If the soil is prepared in late autumn, it should be ready for planting seed potatoes in the following early to late March. It is advisable to not plant seed potatoes in ground that has been used to grow the same crop for 2 years or more as this would increase the possibility of disease. If you intend to grow in containers then the same rules and preparations apply. In all cases early seed potatoes will benefit from chitting. This is the process of encouraging shoots to sprout, by placing the potatoes in a light, cool place prior to planting.

Planting first early seed potatoes in beds

Select a suitable day from mid-March to mid-April, which is dry and clear of any frost. If growing in beds then lightly rake the prepared soil to a workable tilth. Next, dig a trench around 10cm deep and place the seed potatoes at 30cm apart. Ensure the potatoes have the rose end facing upwards. This will be the end with most shoots. Once lined out into the trench cover with soil and lightly firm. A light application of potato fertiliser can be spread over the top of the trench. There is no need to water the trenches at this point but water may be required should the following months be warm and dry.

If planting more than one row then space rows at 60cm apart. It’s a good idea to cover the trenches with a polythene cloche tunnel for the first few weeks, which will encourage the seed potatoes to grow quicker and could reduce the growing and harvesting time by as much as 2 weeks. Remove the tunnels when the shoots are about 10-15cm high.   

Growing first early seed potatoes in containers

First early potatoes can be successfully grown in a variety of containers but ideally they need to have a capacity of at least 30 litres. Barrels, bins, water-butts and oil drums all make perfectly large containers with lots of room for the new tubers to grow. Alternatively, any large clay, plastic or wooden container will suffice. In all cases drainage holes must be either present or drilled so that excess water can drain away freely. If the containers become water logged then the potatoes will very likely be damaged by rot.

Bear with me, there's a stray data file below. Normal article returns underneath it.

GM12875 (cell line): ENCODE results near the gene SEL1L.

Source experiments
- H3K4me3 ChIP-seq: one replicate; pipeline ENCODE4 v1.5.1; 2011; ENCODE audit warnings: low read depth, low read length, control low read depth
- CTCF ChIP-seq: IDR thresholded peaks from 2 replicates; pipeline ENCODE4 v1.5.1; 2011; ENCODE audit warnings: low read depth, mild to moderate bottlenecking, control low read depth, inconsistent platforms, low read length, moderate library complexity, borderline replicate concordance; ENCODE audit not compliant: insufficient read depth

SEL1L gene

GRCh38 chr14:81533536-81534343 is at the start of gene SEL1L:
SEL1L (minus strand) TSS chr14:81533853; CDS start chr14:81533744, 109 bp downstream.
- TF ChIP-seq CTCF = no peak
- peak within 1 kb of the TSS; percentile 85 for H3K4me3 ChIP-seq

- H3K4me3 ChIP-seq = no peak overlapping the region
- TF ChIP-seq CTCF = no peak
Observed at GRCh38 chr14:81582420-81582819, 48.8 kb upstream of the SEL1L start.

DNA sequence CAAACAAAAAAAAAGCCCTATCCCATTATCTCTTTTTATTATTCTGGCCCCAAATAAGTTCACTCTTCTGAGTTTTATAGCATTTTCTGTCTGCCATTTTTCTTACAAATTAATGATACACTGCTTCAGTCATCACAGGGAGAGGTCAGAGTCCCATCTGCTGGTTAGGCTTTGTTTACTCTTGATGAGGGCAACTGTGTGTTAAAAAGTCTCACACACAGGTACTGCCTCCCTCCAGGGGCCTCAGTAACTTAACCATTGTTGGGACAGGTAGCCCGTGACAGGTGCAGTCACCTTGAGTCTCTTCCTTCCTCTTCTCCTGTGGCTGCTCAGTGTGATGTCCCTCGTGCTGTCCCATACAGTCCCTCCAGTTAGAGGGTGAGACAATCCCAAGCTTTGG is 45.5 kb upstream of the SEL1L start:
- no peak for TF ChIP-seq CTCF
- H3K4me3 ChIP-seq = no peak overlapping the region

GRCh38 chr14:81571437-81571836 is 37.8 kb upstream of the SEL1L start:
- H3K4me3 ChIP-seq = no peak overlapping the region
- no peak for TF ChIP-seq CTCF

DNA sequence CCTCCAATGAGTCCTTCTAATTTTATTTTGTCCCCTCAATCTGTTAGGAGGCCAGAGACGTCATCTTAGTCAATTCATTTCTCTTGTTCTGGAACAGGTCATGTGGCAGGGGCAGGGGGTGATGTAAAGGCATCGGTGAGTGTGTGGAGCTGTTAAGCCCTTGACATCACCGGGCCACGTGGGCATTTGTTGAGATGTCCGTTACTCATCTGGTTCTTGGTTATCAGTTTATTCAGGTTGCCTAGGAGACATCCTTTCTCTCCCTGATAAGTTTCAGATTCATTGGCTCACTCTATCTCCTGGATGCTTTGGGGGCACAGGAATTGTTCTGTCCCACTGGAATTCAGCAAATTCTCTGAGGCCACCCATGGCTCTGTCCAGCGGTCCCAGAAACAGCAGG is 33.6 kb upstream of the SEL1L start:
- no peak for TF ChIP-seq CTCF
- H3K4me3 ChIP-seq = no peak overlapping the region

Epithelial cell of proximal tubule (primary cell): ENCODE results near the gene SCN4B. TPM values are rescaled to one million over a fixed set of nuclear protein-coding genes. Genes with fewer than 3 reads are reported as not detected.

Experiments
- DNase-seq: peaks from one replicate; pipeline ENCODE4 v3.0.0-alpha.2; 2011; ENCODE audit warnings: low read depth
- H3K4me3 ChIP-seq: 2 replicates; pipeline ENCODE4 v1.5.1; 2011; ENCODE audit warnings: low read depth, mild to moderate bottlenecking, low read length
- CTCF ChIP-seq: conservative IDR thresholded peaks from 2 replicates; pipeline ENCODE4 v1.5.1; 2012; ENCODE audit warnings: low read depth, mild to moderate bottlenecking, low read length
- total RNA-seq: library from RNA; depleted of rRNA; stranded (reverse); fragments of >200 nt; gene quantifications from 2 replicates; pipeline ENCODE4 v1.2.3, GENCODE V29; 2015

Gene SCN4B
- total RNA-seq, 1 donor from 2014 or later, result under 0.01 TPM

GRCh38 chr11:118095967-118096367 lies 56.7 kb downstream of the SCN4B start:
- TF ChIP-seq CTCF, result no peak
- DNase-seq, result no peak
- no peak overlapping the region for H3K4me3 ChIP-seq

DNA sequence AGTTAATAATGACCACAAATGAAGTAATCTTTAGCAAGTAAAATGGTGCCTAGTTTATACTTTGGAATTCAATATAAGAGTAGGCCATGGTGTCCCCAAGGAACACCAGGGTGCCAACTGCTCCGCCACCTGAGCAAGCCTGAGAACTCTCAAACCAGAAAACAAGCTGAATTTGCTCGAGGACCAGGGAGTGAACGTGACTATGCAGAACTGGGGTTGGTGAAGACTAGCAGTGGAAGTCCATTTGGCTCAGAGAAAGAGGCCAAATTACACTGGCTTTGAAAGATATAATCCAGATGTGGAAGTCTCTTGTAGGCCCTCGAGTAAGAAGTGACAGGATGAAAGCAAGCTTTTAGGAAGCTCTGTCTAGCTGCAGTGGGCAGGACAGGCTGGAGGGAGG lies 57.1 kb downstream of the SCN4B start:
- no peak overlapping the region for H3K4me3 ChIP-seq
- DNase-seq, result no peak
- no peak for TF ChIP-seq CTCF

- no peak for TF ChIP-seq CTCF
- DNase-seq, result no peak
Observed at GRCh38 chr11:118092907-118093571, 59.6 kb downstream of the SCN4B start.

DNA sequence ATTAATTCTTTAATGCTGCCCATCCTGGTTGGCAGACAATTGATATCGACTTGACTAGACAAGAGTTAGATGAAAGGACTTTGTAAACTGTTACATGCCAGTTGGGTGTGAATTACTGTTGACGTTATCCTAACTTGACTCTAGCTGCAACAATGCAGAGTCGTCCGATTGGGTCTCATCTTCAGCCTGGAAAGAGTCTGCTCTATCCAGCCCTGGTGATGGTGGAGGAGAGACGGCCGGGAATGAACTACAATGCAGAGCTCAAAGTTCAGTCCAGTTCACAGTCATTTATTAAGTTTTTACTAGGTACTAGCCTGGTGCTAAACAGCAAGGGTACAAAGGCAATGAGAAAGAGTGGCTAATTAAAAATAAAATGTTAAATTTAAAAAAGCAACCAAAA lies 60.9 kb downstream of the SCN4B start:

Fill the container with soil to within two thirds capacity and plant the seed potatoes with the rose end facing upwards. Then cover the seed potatoes with 100cm of soil and firm. A light dressing of potato fertiliser can be added at this time and a light watering may be required if the soil is dry. Cover the container with clear polythene and wait until the green shoots appear. Once the shoots are about 75cm high remove the polythene and water lightly. Soil in containers can dry out very quickly in warm weather so ensure plants are kept well watered.

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Customer Reviews
Swift Seed Potatoes
Write a Review and share your opinions!
2 Reviews:

Swift Potato
Rating:
16 July 2019  |  Roy

Very disappointing. Just about 3kg of split and badly shaped potatoes from a 12 ft row.
Planted at the same time as Casablanca and Kestral which have both produced superb results.
Will definitely not be growing this variety again. A complete waste of time and money.


Hasn't failed me yet
Rating:
28 December 2012  |  Helen

Have grown this variety 2 years in a row now at the allotment, very happy with the yield and speed of growth.